Side from its many impressive Queen Anne elements, in a region that loved brick, the wood frame of this example sets it apart. Common style elements on this ca. 1880 house include: the hipped roof with lower cross gables (one forward facing); decorative brick work on the chimney(s); use of oriel (or cantilevered bay) windows and cutaway bays to interrupt flat surfaces; plus an expansive one storey porch that extends across part of the facade and down one side (which in other builds might have wrapped the entire facade and/or down both sides). A round, square or polygonal tower, usually on a corner of the facade, was de rigueur. This house shows a less common central placement of the interrupted (by the porch) polygonal tower topped by a copper clad onion cap and finial. The spindlework and cladding details, including the flared shingle band that wraps the house, bear a distinct US Queen Anne flavour. Note the curved glass in the oriel (something that has been very rarely been replicated since) and stained glass inserts. Overall, a stunning Queen Anne design.
Demure Queen Anne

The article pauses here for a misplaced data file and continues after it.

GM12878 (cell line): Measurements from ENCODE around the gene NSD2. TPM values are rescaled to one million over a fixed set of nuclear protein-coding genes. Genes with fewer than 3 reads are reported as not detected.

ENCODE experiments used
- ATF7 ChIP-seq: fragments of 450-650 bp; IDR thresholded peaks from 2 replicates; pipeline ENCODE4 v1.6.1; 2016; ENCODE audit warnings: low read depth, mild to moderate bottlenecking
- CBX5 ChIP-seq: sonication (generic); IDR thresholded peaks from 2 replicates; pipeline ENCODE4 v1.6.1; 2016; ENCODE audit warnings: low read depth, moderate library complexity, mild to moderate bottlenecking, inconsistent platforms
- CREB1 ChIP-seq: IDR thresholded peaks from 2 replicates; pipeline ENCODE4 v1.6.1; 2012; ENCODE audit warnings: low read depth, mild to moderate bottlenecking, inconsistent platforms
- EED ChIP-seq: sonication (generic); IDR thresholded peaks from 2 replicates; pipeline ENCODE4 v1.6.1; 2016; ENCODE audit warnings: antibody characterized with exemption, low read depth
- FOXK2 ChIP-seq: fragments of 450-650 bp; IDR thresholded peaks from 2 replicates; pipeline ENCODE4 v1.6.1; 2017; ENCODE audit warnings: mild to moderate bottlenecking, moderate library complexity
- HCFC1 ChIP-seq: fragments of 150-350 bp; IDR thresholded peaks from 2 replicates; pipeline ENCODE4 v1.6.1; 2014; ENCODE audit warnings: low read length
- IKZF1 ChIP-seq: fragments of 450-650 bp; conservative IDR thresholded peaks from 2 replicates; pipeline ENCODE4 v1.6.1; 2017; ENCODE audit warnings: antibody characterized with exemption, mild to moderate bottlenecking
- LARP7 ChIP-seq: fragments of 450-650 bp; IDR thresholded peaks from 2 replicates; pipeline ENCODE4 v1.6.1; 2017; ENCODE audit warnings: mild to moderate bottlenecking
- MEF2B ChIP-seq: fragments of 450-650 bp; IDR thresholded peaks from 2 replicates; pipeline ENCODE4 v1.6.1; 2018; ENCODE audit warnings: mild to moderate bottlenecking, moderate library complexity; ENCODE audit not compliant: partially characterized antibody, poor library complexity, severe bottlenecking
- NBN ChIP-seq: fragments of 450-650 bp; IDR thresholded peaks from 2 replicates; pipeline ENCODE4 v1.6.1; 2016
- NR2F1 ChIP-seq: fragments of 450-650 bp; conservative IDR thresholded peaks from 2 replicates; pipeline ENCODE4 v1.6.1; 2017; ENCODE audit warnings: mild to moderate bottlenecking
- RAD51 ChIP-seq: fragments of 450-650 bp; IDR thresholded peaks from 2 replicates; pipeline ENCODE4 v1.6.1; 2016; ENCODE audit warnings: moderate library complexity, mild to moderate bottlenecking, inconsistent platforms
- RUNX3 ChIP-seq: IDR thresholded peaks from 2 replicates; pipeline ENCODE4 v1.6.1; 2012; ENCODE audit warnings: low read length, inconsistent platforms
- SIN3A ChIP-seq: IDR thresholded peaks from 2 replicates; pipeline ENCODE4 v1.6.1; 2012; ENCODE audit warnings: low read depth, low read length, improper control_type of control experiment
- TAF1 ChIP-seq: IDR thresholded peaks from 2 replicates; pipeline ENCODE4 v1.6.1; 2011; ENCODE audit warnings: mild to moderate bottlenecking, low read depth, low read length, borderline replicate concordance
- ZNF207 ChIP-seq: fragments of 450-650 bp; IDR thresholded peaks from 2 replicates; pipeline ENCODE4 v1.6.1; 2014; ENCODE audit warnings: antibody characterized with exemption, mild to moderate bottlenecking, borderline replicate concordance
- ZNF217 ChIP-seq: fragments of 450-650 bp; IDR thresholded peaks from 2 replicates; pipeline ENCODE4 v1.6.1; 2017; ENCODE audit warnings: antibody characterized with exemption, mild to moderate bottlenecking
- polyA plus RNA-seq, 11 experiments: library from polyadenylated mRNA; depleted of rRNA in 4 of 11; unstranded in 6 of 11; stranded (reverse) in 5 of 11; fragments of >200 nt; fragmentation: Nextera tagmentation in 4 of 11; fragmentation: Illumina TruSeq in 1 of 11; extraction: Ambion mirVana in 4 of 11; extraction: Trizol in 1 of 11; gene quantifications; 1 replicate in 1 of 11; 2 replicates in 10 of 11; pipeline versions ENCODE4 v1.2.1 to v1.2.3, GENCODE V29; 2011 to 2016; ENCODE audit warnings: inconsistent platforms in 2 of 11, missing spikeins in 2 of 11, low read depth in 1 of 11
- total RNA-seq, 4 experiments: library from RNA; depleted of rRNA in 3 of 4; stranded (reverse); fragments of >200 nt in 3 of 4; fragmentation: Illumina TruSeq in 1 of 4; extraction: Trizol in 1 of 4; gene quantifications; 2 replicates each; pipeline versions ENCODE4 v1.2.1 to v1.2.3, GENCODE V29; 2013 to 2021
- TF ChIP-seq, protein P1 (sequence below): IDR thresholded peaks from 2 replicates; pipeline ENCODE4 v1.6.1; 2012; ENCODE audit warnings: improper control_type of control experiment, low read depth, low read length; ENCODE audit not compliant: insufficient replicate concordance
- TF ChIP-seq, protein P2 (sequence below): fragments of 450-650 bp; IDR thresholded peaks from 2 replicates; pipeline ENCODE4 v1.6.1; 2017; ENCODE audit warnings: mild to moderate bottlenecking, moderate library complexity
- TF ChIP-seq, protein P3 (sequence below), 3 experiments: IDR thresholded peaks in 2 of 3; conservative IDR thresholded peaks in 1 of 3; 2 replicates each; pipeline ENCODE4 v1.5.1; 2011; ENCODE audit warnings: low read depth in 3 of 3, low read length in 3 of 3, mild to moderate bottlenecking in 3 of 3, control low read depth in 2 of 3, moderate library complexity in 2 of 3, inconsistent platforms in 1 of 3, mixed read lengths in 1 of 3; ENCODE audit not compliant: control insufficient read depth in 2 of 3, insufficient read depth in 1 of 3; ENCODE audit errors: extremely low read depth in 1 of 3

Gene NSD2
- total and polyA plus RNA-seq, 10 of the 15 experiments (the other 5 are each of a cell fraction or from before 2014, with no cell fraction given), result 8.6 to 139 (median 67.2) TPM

Not all Queen Anne homes were towered and prominently decorated. In fact, the majority of Queen Anne houses built in Canadian towns and cities leaned toward the more reserved designs of the English school. This circa 1890 home is representative of the demure Queen Anne. Asymmetrical, the facade is dominated by the two storey bay which rises into a full width front facing gable defined by dentiled moulding with panel moulding above, fishscale shingles, a banded (ribbon) window opening and brackets supporting the overhanging portion above the portico. Tall, molded chimneys with decorative brickwork rise above the high pitched roof. On the right wall, another two storey bay rises beneath a cross gable, while on the left side (see inset photo below) a second storey cantilevered cross gable, entirely clad in diamond shingles, is supported by brackets; both of which interrupt what might otherwise be flat surfaces. A classically inspired portico, with a faux balcony above, shelters the front entry. Here, as in most English designs, it is the use of multiple complementary elements that work together to produce the “decorated house” which typify the Queen Anne style.